9 June 2010

Domestic Violence’ narratives: the murders of Lois Mordue and Dave Lucio

'Violence against women' came to be a women's issue when feminists realized the term for violence between intimate partners - 'domestic violence' - did not acknowledge the differences from men that women who were abused experienced in their relationships. I first learned about this in the mid-eighties, doing women's studies at university, at UWO in London, Ontario. Since then, the subject of violence in relationships has arisen once more, in the context of two separate homicides, first of Lois Mordue, second, that of Dave Lucio, both of whom had been in an intimate relationship with their killer.

In 2005, I read about the homicide of Lois Mordue on August 8, 2005, had taken place in my hometown, Woodstock, Ontario. At that time I wrote letters to the editor of the Sentinel Review in response to the articles, giving my own views on the murder and on the subject of domestic violence in general. As time went on, I saw that it was being referred to as domestic homicide, woman abuse, and domestic violence, as Robert Alexander, Lois Mordue’s brother, increasingly became involved, claiming that “violence against women won’t stop until both sexes are involved.” (Moving forward, April 19, 2007).

More recently, an article in the National Post (Myths of Domestic Violence, June 2, 2010) brought to my attention another case of homicide, of Dave Lucio, in London, Ontario, on June 6, 2007, which may or may not have been ‘domestic violence.’ A second article reinforced the idea that Doug Lucio, the father of the victim, was referring to the killing of his son as domestic violence (Lucio vigil, June 7, 2010). “Violence is violence, whether it’s men or women. There is no difference” he was quoted as saying. Once again, I felt compelled to write in, to the comments section of the article, as much of what I was hearing, just did not ring true to me.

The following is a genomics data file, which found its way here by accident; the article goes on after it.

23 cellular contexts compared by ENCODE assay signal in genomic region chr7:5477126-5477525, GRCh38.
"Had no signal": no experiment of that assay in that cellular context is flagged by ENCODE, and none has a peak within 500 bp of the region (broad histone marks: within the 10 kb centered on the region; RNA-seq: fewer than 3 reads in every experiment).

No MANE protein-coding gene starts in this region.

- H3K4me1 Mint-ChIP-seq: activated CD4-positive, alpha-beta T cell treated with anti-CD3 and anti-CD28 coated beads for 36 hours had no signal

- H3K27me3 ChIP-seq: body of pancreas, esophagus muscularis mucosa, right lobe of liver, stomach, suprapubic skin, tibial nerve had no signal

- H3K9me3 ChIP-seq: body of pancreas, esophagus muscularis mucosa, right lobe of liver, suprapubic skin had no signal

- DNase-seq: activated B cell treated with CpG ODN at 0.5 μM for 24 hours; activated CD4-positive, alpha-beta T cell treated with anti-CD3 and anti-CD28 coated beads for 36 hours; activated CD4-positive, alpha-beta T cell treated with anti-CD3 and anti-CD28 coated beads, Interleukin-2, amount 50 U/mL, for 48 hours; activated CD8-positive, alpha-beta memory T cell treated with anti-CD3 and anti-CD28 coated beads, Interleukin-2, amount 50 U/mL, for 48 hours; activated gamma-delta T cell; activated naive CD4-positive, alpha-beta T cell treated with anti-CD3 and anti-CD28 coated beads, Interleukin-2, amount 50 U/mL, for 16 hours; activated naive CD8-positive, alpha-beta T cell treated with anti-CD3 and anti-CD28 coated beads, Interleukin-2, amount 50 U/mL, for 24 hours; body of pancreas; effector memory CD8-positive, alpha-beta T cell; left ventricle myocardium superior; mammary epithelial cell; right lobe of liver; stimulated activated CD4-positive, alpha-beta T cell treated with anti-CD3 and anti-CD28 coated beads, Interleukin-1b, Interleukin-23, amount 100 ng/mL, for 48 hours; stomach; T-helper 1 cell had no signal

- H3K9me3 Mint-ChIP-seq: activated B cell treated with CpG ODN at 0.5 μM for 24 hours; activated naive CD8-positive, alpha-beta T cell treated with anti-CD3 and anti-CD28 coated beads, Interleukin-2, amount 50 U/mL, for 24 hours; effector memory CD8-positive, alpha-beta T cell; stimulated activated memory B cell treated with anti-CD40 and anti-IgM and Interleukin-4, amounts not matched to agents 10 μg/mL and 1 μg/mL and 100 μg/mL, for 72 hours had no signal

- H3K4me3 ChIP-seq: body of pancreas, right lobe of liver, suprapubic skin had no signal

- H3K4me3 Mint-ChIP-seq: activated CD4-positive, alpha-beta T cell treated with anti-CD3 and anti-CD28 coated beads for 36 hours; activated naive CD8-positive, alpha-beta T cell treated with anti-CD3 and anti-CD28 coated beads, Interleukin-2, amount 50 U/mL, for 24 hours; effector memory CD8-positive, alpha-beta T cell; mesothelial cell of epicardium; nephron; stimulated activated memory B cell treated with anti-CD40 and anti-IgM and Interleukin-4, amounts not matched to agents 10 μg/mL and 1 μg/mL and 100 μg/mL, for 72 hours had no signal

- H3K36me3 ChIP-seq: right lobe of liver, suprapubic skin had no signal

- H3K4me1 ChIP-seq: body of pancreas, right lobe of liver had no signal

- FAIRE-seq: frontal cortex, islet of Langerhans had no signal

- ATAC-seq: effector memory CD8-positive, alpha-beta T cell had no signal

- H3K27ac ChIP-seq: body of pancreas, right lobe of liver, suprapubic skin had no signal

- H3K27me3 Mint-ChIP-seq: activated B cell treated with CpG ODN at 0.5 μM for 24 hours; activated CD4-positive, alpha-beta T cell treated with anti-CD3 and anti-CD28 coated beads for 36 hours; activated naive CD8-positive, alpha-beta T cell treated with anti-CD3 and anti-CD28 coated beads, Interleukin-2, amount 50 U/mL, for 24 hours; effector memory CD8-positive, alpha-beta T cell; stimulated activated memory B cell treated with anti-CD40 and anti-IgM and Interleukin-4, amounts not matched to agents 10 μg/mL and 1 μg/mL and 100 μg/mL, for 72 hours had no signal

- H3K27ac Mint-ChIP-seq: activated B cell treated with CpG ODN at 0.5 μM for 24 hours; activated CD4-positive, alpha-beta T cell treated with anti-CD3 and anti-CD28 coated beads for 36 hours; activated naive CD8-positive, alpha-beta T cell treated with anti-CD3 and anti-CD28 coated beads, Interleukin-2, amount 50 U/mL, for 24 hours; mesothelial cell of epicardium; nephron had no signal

To summarize, these were two homicides, one male, one female, both killed by individuals with whom they were in intimate relationships but both of which had ended before the murders took place. In the Mordue case, one article refers to the victim's brother, stating "While the Crown prosecutes an alleged domestic homicide, Alexander is trying to find some answers to why domestic violence is happening." (In Honour, Dec 28, 2005). Doug Lucio, the father of Dave Lucio, the male homicide victim, not happy at the way the Police handled the murder case, has been quoted as saying, "there needs to be more equal treatment in cases of domestic violence" (Vigil, June 6, 2010).

Controversy surrounds the Dave Lucio/ Kelly Johnson murder-suicide, apparently due to the neglect of Chief Faulkner to name this a 'domestic' homicide (Myths, June 2, 2010). Erland Mordue, however, was apparently alleged to have committed 'domestic' homicide (In Honour, Dec 28, 2005), although whether that stuck or made any difference to local statistics is not known to me. As it happens, Erland had intended to kill himself also, making that a murder-suicide, but failed in his attempt. He was convicted of first-degree murder and is now serving his sentence.

Both these men - Doug Lucio and Robert Alexander - have turned to domestic violence narratives as a means of dealing with the trauma of the violent deaths of their family members. Yet I wonder how well the circumstances of the cases fit into any version of this narrative. The term narrative is used to suggest a theme, a cultural understanding or norm that is accepted in society as a way of explaining a social phenomenon. When survivors ask themselves Why?, they seek some kind of explanation, and domestic violence is a term that adapts fairly easily to a number of different situations. But I wonder how good the fit is.

Cases that are placed in this category due to the fact they immediately fulfil a basic definition of domestic violence will become subject to the wider implications of domestic violence - domestic abuse, for one, or 'violence against women', the kind of situation women have had to endure historically as the second-class person in the relationship.

Killing one's intimate partner might well be seen as an example of domestic abuse to the extreme - violence resulting in death. But if the relationship had not been abusive earlier, does the end result of murder make it fit the description, on looking back?